@Sjoerd Considering that actual communism was never tried on a grand scale in the real world and that there are several competing communist philosophies which disagree on various key areas you can not expect a concrete solution for every small detail. – Philipp Jul 25 '17 at 19:41

First of all, your example is oversimplified. You assume that someone invents a potato harvesting machine because they don't like the existing one. Certainly, that is what fuels some invention, but that is not the source of most novel ideas.

In a capitalist society, the vast majority of novel work comes out of companies who employ people to make things for them. Those people mostly see no benefit from their innovation, other than praise, while the company may make millions or billions.

Nevertheless, let us do a thought experiment:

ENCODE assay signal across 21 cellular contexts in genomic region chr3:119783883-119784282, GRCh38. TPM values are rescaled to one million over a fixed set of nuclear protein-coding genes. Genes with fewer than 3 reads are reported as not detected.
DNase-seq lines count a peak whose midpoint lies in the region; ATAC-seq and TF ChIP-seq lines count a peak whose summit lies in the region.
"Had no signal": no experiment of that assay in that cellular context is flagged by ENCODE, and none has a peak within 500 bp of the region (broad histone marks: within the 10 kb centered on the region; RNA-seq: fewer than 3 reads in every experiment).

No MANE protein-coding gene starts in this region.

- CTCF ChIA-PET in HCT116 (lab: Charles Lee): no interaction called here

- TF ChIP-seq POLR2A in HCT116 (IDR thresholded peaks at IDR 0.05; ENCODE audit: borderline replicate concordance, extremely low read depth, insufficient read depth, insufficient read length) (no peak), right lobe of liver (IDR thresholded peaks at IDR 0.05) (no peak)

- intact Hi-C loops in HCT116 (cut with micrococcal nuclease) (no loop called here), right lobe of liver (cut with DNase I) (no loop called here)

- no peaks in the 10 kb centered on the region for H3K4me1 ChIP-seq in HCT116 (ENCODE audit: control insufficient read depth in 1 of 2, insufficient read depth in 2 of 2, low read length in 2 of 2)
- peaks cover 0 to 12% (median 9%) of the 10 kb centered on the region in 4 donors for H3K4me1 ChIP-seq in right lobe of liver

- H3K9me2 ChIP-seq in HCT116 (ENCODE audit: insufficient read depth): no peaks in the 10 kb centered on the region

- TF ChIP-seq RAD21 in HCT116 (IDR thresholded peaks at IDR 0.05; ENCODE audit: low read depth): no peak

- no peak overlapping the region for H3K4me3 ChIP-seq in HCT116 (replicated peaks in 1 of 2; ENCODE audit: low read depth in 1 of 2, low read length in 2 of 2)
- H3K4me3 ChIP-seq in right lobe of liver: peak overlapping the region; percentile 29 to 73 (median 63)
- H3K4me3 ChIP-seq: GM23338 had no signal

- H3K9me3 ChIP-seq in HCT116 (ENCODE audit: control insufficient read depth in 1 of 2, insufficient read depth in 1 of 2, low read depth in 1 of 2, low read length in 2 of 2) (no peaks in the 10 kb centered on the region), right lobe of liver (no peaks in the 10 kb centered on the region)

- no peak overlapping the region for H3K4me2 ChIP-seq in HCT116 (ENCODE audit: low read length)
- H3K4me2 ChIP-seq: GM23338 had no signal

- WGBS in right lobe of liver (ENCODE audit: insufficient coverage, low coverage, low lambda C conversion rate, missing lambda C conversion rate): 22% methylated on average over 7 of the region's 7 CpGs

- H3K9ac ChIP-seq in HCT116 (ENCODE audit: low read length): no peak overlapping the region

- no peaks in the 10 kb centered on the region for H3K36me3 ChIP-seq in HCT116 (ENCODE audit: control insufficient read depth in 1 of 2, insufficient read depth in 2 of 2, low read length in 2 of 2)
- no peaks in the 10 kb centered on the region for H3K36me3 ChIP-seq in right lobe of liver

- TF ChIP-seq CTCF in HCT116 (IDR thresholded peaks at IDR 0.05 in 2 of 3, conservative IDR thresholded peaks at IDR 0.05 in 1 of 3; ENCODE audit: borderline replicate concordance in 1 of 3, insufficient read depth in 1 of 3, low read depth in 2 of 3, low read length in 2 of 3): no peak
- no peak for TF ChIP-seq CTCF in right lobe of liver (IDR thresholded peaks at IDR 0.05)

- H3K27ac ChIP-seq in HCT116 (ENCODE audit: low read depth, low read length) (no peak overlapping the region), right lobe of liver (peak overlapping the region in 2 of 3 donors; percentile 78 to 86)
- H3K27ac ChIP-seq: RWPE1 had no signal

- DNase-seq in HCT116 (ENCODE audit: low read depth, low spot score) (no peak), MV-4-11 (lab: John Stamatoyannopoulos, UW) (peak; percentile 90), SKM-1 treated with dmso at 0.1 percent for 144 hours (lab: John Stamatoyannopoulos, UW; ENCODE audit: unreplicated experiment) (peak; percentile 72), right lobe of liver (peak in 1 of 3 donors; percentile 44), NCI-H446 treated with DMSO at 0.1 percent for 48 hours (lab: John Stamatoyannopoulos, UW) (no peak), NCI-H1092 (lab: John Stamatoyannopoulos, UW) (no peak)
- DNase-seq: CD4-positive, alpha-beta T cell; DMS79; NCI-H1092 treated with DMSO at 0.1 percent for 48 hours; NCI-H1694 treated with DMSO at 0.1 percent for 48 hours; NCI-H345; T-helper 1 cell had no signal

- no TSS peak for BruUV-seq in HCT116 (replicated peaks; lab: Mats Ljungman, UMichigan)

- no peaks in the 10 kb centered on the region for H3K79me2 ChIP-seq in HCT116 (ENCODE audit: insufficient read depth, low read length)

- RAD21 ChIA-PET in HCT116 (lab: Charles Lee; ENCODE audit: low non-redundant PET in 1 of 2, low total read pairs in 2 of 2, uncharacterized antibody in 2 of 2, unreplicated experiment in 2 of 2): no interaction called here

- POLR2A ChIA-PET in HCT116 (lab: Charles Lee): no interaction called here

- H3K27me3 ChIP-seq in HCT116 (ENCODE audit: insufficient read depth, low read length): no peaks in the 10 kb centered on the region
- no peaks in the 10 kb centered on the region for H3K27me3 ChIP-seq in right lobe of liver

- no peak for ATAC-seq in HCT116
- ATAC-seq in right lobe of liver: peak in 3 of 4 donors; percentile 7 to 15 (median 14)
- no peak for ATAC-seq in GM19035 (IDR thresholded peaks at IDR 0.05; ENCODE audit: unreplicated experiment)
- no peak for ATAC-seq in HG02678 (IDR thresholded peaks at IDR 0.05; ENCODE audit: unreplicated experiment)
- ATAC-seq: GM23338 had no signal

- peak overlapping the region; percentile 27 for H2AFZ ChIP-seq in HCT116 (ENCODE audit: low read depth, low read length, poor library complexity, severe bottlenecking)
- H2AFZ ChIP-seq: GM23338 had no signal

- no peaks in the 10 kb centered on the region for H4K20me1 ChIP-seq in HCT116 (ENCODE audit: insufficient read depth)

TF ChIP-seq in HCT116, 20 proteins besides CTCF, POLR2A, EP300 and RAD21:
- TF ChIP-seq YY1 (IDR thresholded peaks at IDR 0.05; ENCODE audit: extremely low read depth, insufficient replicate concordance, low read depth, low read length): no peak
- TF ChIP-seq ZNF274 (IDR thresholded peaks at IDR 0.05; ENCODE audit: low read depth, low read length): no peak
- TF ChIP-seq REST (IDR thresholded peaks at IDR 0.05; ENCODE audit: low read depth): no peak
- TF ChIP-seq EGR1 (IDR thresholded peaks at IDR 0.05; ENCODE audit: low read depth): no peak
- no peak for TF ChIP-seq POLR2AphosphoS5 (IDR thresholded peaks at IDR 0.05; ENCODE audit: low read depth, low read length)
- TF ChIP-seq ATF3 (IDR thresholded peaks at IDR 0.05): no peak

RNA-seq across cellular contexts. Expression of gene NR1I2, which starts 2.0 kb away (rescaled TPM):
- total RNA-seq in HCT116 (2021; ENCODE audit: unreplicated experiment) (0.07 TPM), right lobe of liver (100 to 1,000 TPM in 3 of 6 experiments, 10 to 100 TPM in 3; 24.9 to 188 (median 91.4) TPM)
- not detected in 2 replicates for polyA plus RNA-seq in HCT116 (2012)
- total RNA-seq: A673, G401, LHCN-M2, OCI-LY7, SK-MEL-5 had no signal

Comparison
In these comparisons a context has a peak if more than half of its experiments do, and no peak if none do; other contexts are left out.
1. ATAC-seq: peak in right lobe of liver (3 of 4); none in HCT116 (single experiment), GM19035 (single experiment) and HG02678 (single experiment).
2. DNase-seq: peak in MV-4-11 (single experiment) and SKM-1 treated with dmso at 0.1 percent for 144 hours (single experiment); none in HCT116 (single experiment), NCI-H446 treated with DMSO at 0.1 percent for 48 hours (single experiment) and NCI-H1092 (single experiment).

Dmitri, a potato farmer, sees some obvious problems with the existing equipment. Scrounging together scrap material, he makes an improved machine with what he has. He takes this machine to the state potato machine factory, and an impressed factory manager connects him with the potato machine design bureau.

Since there is no Intellectual Property in a communist state, the design of the potato machine is in the public domain. Anyone can copy it. However, the design bureau sees potential in Dmitri's design, and connects him to a school for mechanical engineering, and agrees to work with him to move his design from prototype to production.

Invention in a communist state can be rewarded, albeit differently. Further, invention in capitalist states is more-often than not, not rewarded.

You must log in to answer this question.

Not the answer you're looking for? Browse other questions tagged .